The National Association of Pension Funds' annual conference in Liverpool came at a time of uncertainty for British pensions: there was the announcement of a new Pension Protection Fund (PPF) levy; the release of Lord John Hutton's report into public pensions; and Steve Webb's assurance to the industry that auto-enrolment was still the way forward for the UK - despite ongoing uncertainties.
PPF chief executive Alan Rubenstein argued that the new three-year fixed levy would give businesses the stability they needed. Rubenstein also acknowledged that those insured funds that posed a greater risk to the system would be expected to compensate the PPF for its higher risk investment decisions with adequate contributions.
The chief executive stressed that the new rules would not be rushed in, with a 2012 date giving the industry time to prepare in a year when pension tax relief changes are to be implemented with six months' notice.
The biggest crowd of the day was drawn by Lord Hutton who earlier had published his review of public sector pensions. Hutton stressed that no funding changes were being proposed for the Local Government Pension Scheme and insisted that it was proper procedure for trade unions to be involved in any scheme redesign that resulted from his review. As chair of the Public Service Pension Commission, he came to the conclusion that final salary schemes were becoming increasing unsustainable and that a career-average pension was the way forward for the industry, while insisting that a move to a straight defined contribution system was not desirable.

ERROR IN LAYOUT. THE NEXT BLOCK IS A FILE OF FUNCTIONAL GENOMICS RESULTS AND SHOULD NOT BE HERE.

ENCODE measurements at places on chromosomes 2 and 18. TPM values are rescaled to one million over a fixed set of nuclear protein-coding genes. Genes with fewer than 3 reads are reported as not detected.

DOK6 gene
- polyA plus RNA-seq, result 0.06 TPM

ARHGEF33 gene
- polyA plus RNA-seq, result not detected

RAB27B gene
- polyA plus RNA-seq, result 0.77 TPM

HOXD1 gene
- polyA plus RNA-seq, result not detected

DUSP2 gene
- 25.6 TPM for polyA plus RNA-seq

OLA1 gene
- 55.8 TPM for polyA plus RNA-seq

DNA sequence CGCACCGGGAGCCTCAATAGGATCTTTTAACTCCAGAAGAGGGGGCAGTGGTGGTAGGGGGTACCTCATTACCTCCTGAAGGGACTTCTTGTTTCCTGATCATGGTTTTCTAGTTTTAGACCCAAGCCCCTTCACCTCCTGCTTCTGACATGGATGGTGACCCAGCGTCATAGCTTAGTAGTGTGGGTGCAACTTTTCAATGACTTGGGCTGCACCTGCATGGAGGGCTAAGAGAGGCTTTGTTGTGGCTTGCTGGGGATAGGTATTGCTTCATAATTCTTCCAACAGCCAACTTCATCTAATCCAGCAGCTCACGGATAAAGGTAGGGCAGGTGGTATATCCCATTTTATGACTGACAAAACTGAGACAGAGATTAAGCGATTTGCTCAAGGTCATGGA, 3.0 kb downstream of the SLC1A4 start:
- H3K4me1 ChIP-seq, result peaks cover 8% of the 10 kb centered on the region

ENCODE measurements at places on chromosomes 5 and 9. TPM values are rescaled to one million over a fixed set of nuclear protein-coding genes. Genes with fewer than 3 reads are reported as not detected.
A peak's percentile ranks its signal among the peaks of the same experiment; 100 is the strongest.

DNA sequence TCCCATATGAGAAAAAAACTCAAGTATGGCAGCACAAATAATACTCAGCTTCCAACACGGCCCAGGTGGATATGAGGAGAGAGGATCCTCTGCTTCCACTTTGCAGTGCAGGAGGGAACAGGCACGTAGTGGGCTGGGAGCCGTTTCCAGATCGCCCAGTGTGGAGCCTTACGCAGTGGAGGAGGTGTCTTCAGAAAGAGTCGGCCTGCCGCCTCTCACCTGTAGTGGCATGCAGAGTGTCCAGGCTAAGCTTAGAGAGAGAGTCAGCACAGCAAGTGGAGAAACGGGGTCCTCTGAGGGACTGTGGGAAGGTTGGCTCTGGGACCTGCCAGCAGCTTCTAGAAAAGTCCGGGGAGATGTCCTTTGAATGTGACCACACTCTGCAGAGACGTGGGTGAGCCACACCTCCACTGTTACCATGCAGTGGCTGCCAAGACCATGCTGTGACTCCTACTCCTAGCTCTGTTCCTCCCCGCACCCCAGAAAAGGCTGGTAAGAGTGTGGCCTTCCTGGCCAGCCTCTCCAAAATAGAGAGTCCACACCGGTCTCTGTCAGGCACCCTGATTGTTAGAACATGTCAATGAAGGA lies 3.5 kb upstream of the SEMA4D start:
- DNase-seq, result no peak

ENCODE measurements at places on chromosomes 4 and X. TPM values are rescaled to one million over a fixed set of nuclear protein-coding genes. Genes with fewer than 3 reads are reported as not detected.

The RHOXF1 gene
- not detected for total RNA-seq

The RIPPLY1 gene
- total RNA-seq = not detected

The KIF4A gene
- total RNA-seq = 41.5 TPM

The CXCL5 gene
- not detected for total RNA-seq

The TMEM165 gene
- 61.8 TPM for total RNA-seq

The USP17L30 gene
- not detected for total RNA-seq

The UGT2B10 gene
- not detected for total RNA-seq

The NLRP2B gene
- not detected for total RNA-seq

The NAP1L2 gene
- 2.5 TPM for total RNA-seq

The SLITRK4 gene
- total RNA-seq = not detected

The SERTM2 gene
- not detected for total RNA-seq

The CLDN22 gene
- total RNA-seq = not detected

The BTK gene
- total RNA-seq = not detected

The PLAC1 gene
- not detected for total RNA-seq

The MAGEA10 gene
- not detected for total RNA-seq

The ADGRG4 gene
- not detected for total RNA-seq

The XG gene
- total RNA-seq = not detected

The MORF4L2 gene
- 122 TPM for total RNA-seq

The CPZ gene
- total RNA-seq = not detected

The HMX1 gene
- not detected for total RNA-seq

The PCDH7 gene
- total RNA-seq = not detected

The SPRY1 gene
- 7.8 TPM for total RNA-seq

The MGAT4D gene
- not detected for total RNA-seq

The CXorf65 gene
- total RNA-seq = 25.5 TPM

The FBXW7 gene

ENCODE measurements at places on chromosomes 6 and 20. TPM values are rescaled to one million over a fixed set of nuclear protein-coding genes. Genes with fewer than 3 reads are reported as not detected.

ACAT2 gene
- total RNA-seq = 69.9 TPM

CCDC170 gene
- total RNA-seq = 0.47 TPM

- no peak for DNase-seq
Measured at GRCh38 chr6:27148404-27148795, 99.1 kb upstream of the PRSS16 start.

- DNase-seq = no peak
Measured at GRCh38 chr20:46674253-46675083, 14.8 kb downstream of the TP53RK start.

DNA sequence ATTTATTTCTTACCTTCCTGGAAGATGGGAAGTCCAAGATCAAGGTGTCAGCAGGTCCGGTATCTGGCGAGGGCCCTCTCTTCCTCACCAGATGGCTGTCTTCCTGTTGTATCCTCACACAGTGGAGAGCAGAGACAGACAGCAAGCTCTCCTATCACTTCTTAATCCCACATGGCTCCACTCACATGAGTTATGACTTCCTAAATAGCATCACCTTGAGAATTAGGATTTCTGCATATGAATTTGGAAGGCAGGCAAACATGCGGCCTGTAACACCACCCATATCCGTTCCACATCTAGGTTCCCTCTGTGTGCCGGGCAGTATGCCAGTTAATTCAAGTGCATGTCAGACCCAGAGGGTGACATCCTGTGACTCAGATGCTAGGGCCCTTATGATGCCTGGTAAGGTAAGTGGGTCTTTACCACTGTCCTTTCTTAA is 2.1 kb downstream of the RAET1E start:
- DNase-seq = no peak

The question of pension funds helping to rebuild Britain was also addressed, with Scottish MSP Alex Neil, Scotland's minister for housing and communities urging them to invest in affordable housing.
He argued that up to £1bn (€1.1bn) was needed in Scotland alone to meet housing needs and that pension funds should assist, as it was a low-risk endeavour. He concluded by reading out his office phone number.
Finally, Chris Verhaegen, of the European Federation for Retirement Provision (EFRP) sought to assure UK pension schemes that the EC's current Green Paper on pensions was simply a means of relaunching the policy debate among member states. Furthermore, she warned of the dangers of the IORP Directive, including a review of Solvency II, arguing the outcome would be damaging for the industry.